“We are pleased to take part in the Mural Arts Project,” said Sara Gardner, Executive Director of the Fund for Public Health in NYC. “This is an important opportunity to use art to bring mental illness out of the shadows and encourage New Yorkers to seek services that will help them flourish.”

The NYC Mural Arts Project recently debuted a video featuring Health Commissioner Dr. Bassett, Executive Deputy Commissioner of Mental Hygiene Dr. Gary Belkin and New Yorkers living with mental illness who helped create the mural. The video is available here.

One in five New Yorkers experiences a mental health disorder in any given year, and 41 percent of New Yorkers with serious mental illness do not receive or delay treatment. The aim of the NYC Mural Arts Project is to use art to reduce the stigma associated with mental illness and encourage the wider community to talk to each other about mental health.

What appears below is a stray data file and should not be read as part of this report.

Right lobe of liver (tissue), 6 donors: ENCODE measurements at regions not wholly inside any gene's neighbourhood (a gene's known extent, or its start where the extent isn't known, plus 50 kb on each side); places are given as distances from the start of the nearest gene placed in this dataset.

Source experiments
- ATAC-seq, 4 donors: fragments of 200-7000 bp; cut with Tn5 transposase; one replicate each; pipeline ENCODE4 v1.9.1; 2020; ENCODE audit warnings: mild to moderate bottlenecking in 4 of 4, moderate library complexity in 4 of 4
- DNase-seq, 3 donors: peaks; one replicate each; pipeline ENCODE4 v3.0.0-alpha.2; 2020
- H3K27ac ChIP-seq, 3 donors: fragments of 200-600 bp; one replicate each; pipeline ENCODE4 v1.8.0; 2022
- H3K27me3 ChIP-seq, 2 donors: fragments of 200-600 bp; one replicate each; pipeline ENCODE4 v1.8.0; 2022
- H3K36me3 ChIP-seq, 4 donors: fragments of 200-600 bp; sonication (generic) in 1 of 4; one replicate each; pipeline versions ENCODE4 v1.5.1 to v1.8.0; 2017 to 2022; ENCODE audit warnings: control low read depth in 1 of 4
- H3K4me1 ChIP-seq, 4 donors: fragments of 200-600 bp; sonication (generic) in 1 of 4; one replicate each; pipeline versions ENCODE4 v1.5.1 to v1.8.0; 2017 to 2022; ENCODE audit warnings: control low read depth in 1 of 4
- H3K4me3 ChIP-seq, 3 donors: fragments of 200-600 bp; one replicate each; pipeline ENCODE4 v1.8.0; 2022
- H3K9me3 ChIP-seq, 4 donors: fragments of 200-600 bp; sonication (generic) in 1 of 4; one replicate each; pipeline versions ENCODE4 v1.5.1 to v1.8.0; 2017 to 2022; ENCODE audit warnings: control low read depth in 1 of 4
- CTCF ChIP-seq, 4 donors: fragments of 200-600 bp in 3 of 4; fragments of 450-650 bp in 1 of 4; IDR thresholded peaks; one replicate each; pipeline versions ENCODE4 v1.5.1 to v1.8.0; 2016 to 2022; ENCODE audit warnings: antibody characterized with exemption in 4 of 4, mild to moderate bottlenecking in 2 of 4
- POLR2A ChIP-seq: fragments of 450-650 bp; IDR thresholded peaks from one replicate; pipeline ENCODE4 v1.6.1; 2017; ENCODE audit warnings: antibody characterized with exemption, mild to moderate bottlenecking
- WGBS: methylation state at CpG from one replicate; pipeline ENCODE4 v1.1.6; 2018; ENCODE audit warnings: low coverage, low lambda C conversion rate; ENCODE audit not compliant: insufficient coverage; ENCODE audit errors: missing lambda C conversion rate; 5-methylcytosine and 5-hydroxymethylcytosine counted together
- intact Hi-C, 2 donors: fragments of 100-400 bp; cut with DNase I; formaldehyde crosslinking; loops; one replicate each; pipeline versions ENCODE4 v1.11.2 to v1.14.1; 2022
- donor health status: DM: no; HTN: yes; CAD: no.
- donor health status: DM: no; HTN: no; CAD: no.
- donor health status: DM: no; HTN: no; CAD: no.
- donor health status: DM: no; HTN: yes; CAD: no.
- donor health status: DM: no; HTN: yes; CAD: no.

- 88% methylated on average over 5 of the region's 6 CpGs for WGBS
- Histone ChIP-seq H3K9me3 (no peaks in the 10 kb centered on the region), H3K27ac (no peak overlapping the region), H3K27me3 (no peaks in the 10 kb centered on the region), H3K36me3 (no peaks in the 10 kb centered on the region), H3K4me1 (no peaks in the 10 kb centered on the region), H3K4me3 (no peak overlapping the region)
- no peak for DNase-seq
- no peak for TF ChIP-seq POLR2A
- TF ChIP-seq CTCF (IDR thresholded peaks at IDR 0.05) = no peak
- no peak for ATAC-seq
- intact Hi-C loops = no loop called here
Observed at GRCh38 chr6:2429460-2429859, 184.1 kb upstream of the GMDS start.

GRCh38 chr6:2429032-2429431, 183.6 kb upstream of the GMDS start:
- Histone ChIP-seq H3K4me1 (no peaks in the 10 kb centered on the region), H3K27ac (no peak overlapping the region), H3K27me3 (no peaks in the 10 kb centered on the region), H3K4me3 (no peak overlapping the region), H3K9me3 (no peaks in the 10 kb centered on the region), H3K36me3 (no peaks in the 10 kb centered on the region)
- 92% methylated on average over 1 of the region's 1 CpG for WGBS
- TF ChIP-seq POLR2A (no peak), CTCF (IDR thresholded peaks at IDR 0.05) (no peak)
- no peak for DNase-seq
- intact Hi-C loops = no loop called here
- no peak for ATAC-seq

The NYC Mural Arts Project completed three large murals in its first year. In addition to the mural at P.S. 211, the initiative includes an installation at the Theater Arts Production Company School in the Bronx and on the Port Authority Bridge on 34th Street in Manhattan. The two murals in the Bronx were created by muralist Tova Snyder and members of the non-profit VIP Community Services; the mural in Manhattan was created by artist Andrew Frank Baer and members of the Fountain House Gallery. Next year, the NYC Mural Arts Project will organize three additional murals about mental health in Morris Heights and Morrisania in the Bronx, and in Bedford-Stuyvesant, Brooklyn. 

“I am proud of joining the New York City Department of Health and Mental Hygiene, VIP Community Services, and P.S. 211 at the unveiling of 'Planting the Seeds of Tomorrow', part of ThriveNYC's Mural Arts Project,” said State Senator Gustavo Rivera. “This artistic project has not only provided our communities a unique opportunity to foster important conversations about mental health, but it will continue to raise awareness about the challenges associated with these illnesses. Further, this beautiful mural is going to add a meaningful piece of street art that will, without a doubt, beautify this Bronx neighborhood.”